The Dayton Development Coalition’s Accelerant program has invested $500,000 in another startup, and they expect to fund two more companies by the end of the year.
Accelerant, an initiative of the coalition that funds seed-stage companies, announced it is investing in Dayton-based startup GreenSpace Enterprise Technologies. The coalition has granted funding to seven companies since 2007.
GreenSpace, founded by Springboro resident Jason Terry, is developing occupancy management technology for large corporations. The technology addresses a growing issue for companies — it helps businesses with large buildings or multiple sites determine what space is actually being used throughout the work day.
“It can drive behavior change for how companies use space,” Terry said.
GreenSpace uses occupancy sensors to gauge what rooms are being used, and connects to a mobile app, a display tablet outside of rooms and a scheduling calendar. It cost about $125 to make one sensor, which will be manufactured locally.
“These large companies will go out and pay consultant groups, and often spend hundreds of thousands of dollars to do these occupancy management assessments,” said Roger Edwards, Accelerant’s entrepreneur-in-resident. “A lot of them use it to make decisions on the real estate they need or don’t need.”
Terry said the company can be expanded globally, and he is actively looking at markets in Asia and Europe. Currently, the startup has five employees and is looking for office space in Springboro or Franklin.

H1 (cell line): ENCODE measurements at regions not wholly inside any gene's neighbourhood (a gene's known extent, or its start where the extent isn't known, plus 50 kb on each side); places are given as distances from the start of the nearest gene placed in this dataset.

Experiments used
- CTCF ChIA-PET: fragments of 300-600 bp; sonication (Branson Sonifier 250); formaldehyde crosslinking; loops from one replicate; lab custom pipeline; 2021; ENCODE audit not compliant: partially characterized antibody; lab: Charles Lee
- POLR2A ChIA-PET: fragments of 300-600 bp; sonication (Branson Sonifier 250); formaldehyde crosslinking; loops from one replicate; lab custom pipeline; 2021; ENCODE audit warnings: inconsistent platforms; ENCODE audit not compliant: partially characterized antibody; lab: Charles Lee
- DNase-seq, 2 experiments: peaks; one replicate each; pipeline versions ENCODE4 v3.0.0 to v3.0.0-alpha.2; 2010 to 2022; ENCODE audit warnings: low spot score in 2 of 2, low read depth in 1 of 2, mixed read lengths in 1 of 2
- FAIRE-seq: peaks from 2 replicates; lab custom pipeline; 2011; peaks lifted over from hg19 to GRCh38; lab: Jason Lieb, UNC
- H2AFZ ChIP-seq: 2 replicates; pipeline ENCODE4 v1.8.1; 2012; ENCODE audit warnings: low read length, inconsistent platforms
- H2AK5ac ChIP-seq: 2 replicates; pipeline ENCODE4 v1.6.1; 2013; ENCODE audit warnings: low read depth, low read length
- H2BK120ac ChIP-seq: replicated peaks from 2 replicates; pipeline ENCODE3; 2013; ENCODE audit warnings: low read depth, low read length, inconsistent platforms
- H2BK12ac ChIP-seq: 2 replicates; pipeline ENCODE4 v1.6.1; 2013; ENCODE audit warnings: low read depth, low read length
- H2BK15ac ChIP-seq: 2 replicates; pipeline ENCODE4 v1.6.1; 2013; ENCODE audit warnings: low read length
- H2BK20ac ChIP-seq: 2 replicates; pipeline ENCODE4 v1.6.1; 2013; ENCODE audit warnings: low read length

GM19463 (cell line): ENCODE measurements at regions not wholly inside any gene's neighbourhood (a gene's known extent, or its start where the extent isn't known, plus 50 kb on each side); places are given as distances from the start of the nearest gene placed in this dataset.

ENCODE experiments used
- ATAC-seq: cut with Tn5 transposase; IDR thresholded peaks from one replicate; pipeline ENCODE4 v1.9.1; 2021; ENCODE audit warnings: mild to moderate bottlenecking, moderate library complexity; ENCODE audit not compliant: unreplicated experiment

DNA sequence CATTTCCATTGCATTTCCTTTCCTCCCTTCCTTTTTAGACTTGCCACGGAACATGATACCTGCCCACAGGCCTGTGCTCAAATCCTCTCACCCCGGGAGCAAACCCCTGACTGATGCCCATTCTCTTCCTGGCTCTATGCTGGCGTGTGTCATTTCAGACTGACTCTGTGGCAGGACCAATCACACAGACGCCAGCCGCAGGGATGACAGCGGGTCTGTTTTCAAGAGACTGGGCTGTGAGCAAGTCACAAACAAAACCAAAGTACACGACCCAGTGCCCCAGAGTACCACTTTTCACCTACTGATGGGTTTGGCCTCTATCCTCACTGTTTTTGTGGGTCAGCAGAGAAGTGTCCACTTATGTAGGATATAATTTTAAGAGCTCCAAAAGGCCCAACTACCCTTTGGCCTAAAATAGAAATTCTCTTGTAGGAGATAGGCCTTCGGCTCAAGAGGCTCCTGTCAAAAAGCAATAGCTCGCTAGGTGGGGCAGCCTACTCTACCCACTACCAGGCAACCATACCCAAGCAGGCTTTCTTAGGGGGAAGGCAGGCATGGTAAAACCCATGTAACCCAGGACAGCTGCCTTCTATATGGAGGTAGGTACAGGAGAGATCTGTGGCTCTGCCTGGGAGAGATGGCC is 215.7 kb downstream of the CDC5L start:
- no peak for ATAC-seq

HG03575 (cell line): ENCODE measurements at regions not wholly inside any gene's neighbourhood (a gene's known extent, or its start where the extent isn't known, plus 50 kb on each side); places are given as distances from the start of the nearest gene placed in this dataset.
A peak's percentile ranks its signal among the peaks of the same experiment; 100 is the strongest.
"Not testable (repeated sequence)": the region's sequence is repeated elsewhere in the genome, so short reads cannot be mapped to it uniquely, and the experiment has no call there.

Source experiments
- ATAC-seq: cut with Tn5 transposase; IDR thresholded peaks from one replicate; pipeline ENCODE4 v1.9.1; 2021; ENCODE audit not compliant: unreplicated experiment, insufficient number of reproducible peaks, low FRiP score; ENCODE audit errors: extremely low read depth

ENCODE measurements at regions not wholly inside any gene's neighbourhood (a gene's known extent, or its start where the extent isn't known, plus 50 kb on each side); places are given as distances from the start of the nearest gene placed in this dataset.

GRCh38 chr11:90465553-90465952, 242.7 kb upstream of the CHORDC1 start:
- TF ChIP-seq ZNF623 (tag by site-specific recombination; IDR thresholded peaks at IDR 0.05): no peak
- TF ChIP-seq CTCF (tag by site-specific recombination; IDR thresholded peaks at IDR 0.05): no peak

“We’re trying to keep everything as local as possible,” he said.
Edwards told the Dayton Daily News that GreenSpace is different than other companies they’ve invested in before. While other startups have had the need for other types of funding or grants, Accelerant doesn’t believe GreenSpace will require additional funding.
The company expects to bring in more than $500,000 by the end of the first quarter of 2017, and more than $2 million in sales by the end of 2017.
In the past year, Accelerant has also made other investments. It funded $200,000 for Cincinnati startup Casamatic in February, with an additional $200,000 available if specific milestones are achieved by the company. Casamatic, which now works out of Nucleus CoShare in the Oregon District, has developed home-matching technology for realtors looking to provide personalized guidance for their clients.
Terry, who has lived in the Miami Valley for 16 years, said he has witnessed a strengthening of the startup community in Dayton. Entrepreneurs are connecting and helping each other avoid mistakes as they launch their businesses, he said.
Ohio saw an uptick in entrepreneurial growth for 2016. According to the annual Kauffman Index, entrepreneurial growth is still on a long-term decline but edged slightly upward in most states in the past year.
Among the largest 25 states, five — including Ohio — experienced the largest increase in rank on the index. Ohio jumped from No. 16 last year to No. 12 in 2016. Midwestern states have not been lauded as prosperous areas for startup growth in the past, but some entrepreneurs see a unique opportunity grounded in Ohio.
“There’s a lot of momentum in the Dayton startup community right now,” Terry said. “It’s a really broad spectrum of startups popping up.”
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